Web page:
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 Breast Cancer: Revisiting Accepted Wisdom in the Management of Breast Cancer - Part 1 
 

Halsted's lack of interest in his patients as people was reminiscent of the heroic Virchow. He was scrupulous and painstaking in the surgery itself, yet harbored an aversion for interaction as a form of caring for his patients. At the same time, he fashioned himself as their savior. Most significantly, the complicated radical mastectomy launched surgeons on a trajectory of prestigious professional accomplishment. Because of the anatomical and technical prowess required, in 1898 surgeon Frederick Gerrish'6 said of Halsted's radical mastectomy: "We now have an operation which should be regarded as unjustifiable for the general practitioner."

Virchow and Halsted were uncommonly devoted medical scholars and sleuths. Hooked on deciphering pathological mysteries, the interest of science was their priority. Surgery afforded the chance for live dissection, an occasion immensely more instructive than the scrutiny of cadavers. Throughout surgical history, peeking within the pulsing inner sanctum yielded scholarly returns, even when there appeared to be no profit for the patient.

Advances in knowledge sometimes occur in the absence of therapeutic gain--the interests of clinicians and researchers are interdependent, but not necessarily identical. Lithographs of Halsted's early mastectomies illustrate exceptional textbook learning opportunities, showing the skin vividly peeled back from the chest wall, exposing the vast web of glands and vessels. On the other hand, women were left with a large, open chest wound thick with clots that sometimes took months to heal. Halsted defined success by the tissue samples gleaned and the perfection of the technique employed. Ultimately, however, contrary to concurrent insights, he believed in Virchow's notion that cancer spread to muscles via lymph.

As late as 1907, in a follow-up paper titled "The Results of Radical Operations for the Cure of Cancer of the Breast," Halsted17 echoed Virchow's flawed theory, writing:

    I recall ... cases ... in which general metastasis was believed, erroneously, I think, to have occurred by way of the bloodvessels [sic].... We believe, with Handley, that cancer of the breast, in spreading centrifugally ... before involving the viscera may become widely diffused along surface planes.... It permeates to the bone rather than metastasizes to it, and, by way of the Iymphatics, along facial planes ... the liver may be invaded by way of the deep fascia ... the brain by the Iymphatics accompanying the middle meningeal artery.... Though the area of disease extends from cranium to knee, breast cancer in the broad sense is a local affection ... invariably by process of Iymphatic permeation, and not embolic by way of the blood. If extension, the most rapid, takes place beneath the skin along the fascial planes, we must remove not only a very large amount of skin and a much larger area of subcutaneous fat and fascia, but also strip the sheaths from the upper part of the rectus, the serratus magnus, the subscapularis, and, at times, from parts of the latissimus dorsi and the teres major. Both pectoral muscles are, of course, removed. A part of the chest wall should, I believe, be excised in certain cases, the surgeon bearing in mind always that he is dealing with Lymphatic, and not blood, metastases.... It must be our endeavor to trace more definitely the routes traveled in the metastases to bone, particularly to the humerus, for it is even possible in case of involvement of this bone that amputation of the shoulderjoint, plus a proper removal of the soft parts, might eradicate this disease.... So, too ... amputation at the hipjoint may seem indicated.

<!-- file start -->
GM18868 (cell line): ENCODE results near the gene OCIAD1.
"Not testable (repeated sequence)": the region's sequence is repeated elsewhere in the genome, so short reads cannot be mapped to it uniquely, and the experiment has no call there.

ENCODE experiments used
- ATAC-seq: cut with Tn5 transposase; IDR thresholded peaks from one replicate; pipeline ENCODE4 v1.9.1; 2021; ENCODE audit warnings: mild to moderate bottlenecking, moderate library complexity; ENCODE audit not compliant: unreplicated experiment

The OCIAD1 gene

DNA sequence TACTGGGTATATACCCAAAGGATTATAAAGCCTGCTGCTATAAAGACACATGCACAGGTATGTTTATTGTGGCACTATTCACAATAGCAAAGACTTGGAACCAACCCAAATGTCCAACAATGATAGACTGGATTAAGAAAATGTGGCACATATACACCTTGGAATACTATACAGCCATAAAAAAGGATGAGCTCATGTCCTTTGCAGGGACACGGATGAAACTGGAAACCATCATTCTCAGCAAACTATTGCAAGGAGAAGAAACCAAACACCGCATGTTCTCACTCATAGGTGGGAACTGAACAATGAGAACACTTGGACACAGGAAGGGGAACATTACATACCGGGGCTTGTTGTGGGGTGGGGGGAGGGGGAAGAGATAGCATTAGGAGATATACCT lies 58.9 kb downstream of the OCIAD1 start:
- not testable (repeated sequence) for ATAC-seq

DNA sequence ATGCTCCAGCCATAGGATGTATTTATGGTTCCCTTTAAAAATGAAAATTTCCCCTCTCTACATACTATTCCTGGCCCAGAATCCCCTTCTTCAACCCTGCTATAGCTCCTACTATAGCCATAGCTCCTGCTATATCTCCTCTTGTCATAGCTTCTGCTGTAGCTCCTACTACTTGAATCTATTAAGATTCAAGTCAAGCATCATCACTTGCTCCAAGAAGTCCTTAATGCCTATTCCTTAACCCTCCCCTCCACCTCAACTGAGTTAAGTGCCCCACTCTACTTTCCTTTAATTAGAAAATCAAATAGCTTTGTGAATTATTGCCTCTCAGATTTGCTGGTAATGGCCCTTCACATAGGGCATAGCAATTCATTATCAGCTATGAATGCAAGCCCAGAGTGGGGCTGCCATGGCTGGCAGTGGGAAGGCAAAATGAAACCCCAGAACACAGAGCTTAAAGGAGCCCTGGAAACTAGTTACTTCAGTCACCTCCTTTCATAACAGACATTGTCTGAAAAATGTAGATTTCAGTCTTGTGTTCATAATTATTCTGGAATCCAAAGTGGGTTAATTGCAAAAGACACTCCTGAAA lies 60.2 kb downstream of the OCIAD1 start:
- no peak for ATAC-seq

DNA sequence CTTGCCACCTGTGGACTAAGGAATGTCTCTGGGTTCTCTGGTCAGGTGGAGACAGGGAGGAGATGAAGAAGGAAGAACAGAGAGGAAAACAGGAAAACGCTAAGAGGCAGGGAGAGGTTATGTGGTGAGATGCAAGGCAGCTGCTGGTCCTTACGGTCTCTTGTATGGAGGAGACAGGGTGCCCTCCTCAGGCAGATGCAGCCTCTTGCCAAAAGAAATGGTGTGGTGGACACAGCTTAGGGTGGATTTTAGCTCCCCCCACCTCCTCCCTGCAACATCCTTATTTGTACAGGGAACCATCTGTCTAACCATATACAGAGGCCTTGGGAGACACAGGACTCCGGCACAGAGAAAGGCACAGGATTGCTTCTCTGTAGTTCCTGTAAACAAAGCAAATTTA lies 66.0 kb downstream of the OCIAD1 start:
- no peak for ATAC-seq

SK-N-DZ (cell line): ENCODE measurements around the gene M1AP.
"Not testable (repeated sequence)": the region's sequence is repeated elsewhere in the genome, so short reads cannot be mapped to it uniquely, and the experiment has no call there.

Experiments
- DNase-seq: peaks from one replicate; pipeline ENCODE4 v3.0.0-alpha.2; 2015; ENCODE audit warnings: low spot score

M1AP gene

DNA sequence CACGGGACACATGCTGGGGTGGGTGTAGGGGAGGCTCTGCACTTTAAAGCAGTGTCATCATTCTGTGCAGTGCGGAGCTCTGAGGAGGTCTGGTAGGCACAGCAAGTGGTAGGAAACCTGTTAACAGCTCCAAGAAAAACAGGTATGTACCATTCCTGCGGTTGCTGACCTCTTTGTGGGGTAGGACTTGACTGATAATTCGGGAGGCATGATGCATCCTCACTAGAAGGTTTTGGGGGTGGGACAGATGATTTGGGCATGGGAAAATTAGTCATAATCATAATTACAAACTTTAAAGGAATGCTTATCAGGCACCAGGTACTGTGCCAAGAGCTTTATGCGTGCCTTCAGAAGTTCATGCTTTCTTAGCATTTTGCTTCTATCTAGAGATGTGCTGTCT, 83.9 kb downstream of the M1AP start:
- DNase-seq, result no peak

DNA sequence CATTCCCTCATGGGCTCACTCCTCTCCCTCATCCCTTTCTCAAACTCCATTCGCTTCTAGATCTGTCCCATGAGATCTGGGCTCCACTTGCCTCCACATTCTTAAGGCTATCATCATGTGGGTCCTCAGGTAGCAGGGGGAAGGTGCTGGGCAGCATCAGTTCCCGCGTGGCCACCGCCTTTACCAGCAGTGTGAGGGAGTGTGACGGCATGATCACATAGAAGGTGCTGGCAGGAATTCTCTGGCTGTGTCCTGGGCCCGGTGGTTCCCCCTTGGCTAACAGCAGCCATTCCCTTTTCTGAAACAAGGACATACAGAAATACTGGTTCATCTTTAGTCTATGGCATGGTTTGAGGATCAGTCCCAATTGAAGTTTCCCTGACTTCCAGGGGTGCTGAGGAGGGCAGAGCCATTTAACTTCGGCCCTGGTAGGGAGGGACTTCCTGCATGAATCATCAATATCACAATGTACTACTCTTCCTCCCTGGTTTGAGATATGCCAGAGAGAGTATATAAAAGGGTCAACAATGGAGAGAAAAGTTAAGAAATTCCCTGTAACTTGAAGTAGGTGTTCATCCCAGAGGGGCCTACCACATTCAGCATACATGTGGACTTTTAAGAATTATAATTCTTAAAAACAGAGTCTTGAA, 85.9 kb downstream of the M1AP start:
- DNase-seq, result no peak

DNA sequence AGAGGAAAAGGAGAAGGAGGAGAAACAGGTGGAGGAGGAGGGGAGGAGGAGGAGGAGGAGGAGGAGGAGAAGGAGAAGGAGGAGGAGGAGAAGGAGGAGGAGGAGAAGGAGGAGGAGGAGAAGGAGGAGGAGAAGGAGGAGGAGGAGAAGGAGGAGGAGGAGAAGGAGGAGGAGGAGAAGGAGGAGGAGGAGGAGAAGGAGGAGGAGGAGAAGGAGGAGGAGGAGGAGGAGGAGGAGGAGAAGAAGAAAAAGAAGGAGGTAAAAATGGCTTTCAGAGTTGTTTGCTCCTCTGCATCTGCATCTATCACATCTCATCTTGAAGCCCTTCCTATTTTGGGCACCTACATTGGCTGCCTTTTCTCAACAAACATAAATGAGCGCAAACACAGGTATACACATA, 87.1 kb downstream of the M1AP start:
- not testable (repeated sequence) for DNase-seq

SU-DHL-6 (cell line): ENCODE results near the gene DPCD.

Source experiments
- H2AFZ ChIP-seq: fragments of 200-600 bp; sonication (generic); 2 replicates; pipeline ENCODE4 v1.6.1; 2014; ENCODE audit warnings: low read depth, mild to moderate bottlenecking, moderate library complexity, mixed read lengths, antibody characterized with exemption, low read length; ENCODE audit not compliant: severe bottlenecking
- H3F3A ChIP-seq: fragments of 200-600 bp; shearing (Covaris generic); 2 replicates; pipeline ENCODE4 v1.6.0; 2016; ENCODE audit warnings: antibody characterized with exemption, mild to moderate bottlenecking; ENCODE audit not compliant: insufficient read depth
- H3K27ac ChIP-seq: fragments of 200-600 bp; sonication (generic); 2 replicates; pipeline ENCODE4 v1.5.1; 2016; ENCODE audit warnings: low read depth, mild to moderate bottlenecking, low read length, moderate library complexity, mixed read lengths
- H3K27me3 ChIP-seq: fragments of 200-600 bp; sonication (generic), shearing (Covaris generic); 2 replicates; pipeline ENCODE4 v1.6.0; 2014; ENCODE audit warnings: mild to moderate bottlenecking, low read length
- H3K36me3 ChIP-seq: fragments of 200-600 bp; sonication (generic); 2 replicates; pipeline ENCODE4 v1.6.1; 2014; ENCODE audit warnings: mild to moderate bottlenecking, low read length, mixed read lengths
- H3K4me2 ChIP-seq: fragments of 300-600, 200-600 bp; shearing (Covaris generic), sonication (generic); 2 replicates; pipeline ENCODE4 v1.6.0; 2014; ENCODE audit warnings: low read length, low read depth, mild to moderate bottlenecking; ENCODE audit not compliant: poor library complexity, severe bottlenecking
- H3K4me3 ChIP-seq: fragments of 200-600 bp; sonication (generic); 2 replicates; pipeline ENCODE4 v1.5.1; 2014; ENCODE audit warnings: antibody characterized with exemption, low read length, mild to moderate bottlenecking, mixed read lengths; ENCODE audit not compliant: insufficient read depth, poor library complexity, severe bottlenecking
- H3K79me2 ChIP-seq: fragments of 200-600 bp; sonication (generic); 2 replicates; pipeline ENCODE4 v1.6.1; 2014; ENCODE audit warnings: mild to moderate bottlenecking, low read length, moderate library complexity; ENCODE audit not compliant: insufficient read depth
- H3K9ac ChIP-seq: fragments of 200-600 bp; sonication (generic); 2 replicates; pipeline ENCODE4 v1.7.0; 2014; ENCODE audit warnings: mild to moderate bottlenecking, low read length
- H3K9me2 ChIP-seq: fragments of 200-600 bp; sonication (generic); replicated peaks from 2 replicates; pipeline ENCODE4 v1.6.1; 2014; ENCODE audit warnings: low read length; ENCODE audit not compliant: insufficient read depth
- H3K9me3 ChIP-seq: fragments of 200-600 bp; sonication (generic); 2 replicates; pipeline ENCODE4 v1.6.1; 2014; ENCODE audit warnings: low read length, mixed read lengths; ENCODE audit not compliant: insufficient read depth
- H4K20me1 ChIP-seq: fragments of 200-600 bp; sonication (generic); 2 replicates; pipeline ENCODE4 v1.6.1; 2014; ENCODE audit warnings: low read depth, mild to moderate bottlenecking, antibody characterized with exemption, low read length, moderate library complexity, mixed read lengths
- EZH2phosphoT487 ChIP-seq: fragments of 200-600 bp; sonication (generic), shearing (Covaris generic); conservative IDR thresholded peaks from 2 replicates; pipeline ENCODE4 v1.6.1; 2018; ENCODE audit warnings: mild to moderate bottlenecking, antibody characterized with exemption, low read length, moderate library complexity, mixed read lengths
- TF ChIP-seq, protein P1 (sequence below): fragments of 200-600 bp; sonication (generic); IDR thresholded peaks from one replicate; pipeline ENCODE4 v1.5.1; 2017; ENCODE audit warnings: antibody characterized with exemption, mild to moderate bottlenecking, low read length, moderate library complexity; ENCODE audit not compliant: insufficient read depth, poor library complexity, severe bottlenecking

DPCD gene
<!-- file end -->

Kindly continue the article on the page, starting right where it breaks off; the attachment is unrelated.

(Excerpted from Alternative Therapies in Health and Medicine)
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 About The Author
Harriet Beinfield LAcHarriet Beinfield, L.Ac. and Efrem Korngold, L.Ac., O.M.D. have pioneered the practice of Chinese medicine in America for the last 28 years as educators, writers, and practitioners. They are the co-authors of the......more
 
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